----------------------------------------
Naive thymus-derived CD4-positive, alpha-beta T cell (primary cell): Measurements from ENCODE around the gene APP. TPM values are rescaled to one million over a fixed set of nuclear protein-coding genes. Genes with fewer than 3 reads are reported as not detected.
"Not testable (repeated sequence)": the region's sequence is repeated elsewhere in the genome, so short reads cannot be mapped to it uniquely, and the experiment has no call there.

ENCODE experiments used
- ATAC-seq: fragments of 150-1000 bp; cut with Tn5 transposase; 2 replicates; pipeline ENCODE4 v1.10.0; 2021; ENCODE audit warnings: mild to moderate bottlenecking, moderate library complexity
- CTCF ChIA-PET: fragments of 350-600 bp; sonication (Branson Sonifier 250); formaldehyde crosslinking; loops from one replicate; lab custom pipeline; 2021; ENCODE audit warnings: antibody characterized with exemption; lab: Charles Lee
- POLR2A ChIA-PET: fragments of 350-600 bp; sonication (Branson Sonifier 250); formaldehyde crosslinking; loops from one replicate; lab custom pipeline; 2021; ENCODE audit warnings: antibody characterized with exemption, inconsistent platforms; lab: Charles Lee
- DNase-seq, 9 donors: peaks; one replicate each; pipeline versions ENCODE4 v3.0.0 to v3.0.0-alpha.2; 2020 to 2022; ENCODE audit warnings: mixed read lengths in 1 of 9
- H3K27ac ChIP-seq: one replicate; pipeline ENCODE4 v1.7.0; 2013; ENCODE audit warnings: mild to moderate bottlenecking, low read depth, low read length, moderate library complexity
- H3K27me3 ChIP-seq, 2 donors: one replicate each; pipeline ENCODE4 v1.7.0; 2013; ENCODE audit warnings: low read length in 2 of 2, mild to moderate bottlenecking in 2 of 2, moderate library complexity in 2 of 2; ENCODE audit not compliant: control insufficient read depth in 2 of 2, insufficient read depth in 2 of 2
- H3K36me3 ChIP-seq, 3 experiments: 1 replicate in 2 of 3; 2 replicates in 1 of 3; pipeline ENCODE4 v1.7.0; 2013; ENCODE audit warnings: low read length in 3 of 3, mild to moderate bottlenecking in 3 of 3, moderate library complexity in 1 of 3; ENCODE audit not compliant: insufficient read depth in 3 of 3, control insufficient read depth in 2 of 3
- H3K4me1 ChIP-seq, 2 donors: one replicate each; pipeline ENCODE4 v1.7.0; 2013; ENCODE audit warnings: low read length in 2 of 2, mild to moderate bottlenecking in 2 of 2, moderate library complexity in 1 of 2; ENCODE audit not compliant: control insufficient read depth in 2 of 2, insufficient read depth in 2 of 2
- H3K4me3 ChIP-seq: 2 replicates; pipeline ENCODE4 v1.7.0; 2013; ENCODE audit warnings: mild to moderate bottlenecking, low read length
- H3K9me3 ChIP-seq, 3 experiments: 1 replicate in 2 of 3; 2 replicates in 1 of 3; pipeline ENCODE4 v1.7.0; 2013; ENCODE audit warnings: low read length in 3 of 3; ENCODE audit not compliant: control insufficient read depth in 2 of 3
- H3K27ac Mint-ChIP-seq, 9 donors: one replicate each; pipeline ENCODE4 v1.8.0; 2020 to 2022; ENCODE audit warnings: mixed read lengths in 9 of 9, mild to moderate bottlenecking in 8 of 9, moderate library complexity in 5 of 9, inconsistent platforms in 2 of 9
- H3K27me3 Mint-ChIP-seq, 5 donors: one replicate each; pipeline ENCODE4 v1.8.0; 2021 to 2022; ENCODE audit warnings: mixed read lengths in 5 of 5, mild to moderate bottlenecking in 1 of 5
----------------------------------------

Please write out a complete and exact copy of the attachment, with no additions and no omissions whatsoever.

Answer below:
Naive thymus-derived CD4-positive, alpha-beta T cell (primary cell): Measurements from ENCODE around the gene APP. TPM values are rescaled to one million over a fixed set of nuclear protein-coding genes. Genes with fewer than 3 reads are reported as not detected.
"Not testable (repeated sequence)": the region's sequence is repeated elsewhere in the genome, so short reads cannot be mapped to it uniquely, and the experiment has no call there.

ENCODE experiments used
- ATAC-seq: fragments of 150-1000 bp; cut with Tn5 transposase; 2 replicates; pipeline ENCODE4 v1.10.0; 2021; ENCODE audit warnings: mild to moderate bottlenecking, moderate library complexity
- CTCF ChIA-PET: fragments of 350-600 bp; sonication (Branson Sonifier 250); formaldehyde crosslinking; loops from one replicate; lab custom pipeline; 2021; ENCODE audit warnings: antibody characterized with exemption; lab: Charles Lee
- POLR2A ChIA-PET: fragments of 350-600 bp; sonication (Branson Sonifier 250); formaldehyde crosslinking; loops from one replicate; lab custom pipeline; 2021; ENCODE audit warnings: antibody characterized with exemption, inconsistent platforms; lab: Charles Lee
- DNase-seq, 9 donors: peaks; one replicate each; pipeline versions ENCODE4 v3.0.0 to v3.0.0-alpha.2; 2020 to 2022; ENCODE audit warnings: mixed read lengths in 1 of 9
- H3K27ac ChIP-seq: one replicate; pipeline ENCODE4 v1.7.0; 2013; ENCODE audit warnings: mild to moderate bottlenecking, low read depth, low read length, moderate library complexity
- H3K27me3 ChIP-seq, 2 donors: one replicate each; pipeline ENCODE4 v1.7.0; 2013; ENCODE audit warnings: low read length in 2 of 2, mild to moderate bottlenecking in 2 of 2, moderate library complexity in 2 of 2; ENCODE audit not compliant: control insufficient read depth in 2 of 2, insufficient read depth in 2 of 2
- H3K36me3 ChIP-seq, 3 experiments: 1 replicate in 2 of 3; 2 replicates in 1 of 3; pipeline ENCODE4 v1.7.0; 2013; ENCODE audit warnings: low read length in 3 of 3, mild to moderate bottlenecking in 3 of 3, moderate library complexity in 1 of 3; ENCODE audit not compliant: insufficient read depth in 3 of 3, control insufficient read depth in 2 of 3
- H3K4me1 ChIP-seq, 2 donors: one replicate each; pipeline ENCODE4 v1.7.0; 2013; ENCODE audit warnings: low read length in 2 of 2, mild to moderate bottlenecking in 2 of 2, moderate library complexity in 1 of 2; ENCODE audit not compliant: control insufficient read depth in 2 of 2, insufficient read depth in 2 of 2
- H3K4me3 ChIP-seq: 2 replicates; pipeline ENCODE4 v1.7.0; 2013; ENCODE audit warnings: mild to moderate bottlenecking, low read length
- H3K9me3 ChIP-seq, 3 experiments: 1 replicate in 2 of 3; 2 replicates in 1 of 3; pipeline ENCODE4 v1.7.0; 2013; ENCODE audit warnings: low read length in 3 of 3; ENCODE audit not compliant: control insufficient read depth in 2 of 3
- H3K27ac Mint-ChIP-seq, 9 donors: one replicate each; pipeline ENCODE4 v1.8.0; 2020 to 2022; ENCODE audit warnings: mixed read lengths in 9 of 9, mild to moderate bottlenecking in 8 of 9, moderate library complexity in 5 of 9, inconsistent platforms in 2 of 9
- H3K27me3 Mint-ChIP-seq, 5 donors: one replicate each; pipeline ENCODE4 v1.8.0; 2021 to 2022; ENCODE audit warnings: mixed read lengths in 5 of 5, mild to moderate bottlenecking in 1 of 5